This 9-minute silent film, taken in front of the Ghanzi government offices (the low white buildings with pillars), was taken by the visiting brother of Ernest Midgley. He was District Commissioner at Ghanzi circa 1950-1957. There are many unidentified people, most likely the farming community in the area. If you were there around that time, could you help?
The blonde boy is Alan Midgley, (aged 10) son of Ernest and Mrs Olga Midgley. Bushmen were frequent visitors to Ghanzi. They perform a ritual dance for an audience. Bushmen loved to smoke! You will see a borehole machine, finding Artesian water. The water reservoir that Alan is running around was our swimming pool. Ernest Midgley, wearing a scarf and warm yellow jacket, shows that it was in winter time. He demonstrates that he is not a skilled camel rider!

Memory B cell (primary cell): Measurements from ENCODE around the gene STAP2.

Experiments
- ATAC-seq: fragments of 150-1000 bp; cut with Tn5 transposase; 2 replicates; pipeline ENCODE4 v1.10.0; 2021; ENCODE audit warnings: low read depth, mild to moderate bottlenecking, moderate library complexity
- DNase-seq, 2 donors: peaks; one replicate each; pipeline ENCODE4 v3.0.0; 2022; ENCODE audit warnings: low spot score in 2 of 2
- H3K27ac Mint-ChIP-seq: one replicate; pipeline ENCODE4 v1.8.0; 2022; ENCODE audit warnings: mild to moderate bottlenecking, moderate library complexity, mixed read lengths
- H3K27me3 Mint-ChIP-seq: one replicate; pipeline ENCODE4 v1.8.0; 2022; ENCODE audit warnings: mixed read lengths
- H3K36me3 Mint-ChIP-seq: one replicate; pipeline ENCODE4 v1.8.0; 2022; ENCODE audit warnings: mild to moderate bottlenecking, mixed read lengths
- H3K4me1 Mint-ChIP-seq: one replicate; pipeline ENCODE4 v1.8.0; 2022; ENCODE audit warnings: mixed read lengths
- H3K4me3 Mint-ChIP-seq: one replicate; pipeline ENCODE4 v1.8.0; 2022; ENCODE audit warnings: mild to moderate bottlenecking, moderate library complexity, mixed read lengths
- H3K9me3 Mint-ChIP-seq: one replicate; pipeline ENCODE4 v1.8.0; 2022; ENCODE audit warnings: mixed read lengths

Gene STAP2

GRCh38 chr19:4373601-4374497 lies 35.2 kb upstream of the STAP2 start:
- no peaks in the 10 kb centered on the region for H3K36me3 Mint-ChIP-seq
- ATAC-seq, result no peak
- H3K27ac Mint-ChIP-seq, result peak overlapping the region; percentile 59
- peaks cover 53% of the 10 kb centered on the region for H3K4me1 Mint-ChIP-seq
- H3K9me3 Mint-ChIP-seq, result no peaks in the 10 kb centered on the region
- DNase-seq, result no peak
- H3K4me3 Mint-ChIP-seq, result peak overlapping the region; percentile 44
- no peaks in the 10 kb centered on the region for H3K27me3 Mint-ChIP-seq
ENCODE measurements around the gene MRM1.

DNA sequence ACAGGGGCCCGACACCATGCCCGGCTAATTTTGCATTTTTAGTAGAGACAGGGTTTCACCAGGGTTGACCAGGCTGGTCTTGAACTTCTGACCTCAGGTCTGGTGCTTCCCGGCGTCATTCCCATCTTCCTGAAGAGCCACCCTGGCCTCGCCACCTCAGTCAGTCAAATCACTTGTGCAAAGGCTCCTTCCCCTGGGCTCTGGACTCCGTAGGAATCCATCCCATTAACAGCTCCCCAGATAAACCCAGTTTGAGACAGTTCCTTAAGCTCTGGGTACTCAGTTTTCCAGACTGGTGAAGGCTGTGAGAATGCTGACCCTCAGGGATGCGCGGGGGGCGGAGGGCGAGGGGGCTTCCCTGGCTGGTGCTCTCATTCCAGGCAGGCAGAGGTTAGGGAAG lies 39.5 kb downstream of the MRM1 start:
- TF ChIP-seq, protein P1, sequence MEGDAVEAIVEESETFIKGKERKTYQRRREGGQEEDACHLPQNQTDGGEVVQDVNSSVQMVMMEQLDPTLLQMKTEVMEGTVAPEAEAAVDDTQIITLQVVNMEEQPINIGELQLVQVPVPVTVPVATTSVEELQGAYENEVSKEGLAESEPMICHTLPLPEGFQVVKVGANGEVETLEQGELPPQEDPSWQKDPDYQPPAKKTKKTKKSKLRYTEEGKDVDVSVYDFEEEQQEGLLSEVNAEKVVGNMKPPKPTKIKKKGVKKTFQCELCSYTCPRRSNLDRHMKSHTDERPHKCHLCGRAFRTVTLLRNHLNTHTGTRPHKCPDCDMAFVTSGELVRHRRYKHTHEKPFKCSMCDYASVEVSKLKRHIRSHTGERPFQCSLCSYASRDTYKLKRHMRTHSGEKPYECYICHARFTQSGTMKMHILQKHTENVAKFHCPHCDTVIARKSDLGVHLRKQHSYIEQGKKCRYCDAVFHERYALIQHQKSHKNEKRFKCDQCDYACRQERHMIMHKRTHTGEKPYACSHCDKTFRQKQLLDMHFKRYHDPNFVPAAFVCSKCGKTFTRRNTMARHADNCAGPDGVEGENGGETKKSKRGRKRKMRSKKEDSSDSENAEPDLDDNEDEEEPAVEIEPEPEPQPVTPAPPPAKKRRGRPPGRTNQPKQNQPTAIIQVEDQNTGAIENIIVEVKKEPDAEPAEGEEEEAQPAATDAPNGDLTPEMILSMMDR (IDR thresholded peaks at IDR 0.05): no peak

Camels were important means of travel for the patrolling police; much more practical than any vehicle that needed roads, petrol, water etc. The camels died as a result of eating barbed wire and were sadly, not replaced.
Alan plays with his dog, Sheppy and visits a cave, filled with bats. Alan is seen with a bow and arrow and an airgun that he used for shooting birds. Donkey carts were often the mode of travel for some farmers. Monkeys will not have come from Ghanzi.
Fay’s father, Ernest Midgley (1906-1992) was Administration Officer (and District Commissioner) in Bechuanaland Protectorate from 1927-1962. He and his wife Olga, were stationed in Tsane, Kanye, Tsabong, Lobatsi (1943), Francistown, (1947-1950) Ghanzi 1950-1957; Mahalapye 1957- 1958; Machaneng, Tuli Block.
He then retired to Gaborone for 2 years before moving to retire to Nottingham Road, Natal, South Africa. Fay and her older brother Alan went to boarding school in the Cape and Eastern Cape. During their time in Ghanzi, their unaccompanied journeys to school twice a year took six days each.
Fay now lives with her husband in Portsmouth England and is actively recounting her many vivid memories of the by-gone days of Bechuanaland.
Article and video courtesy of Fay Pearson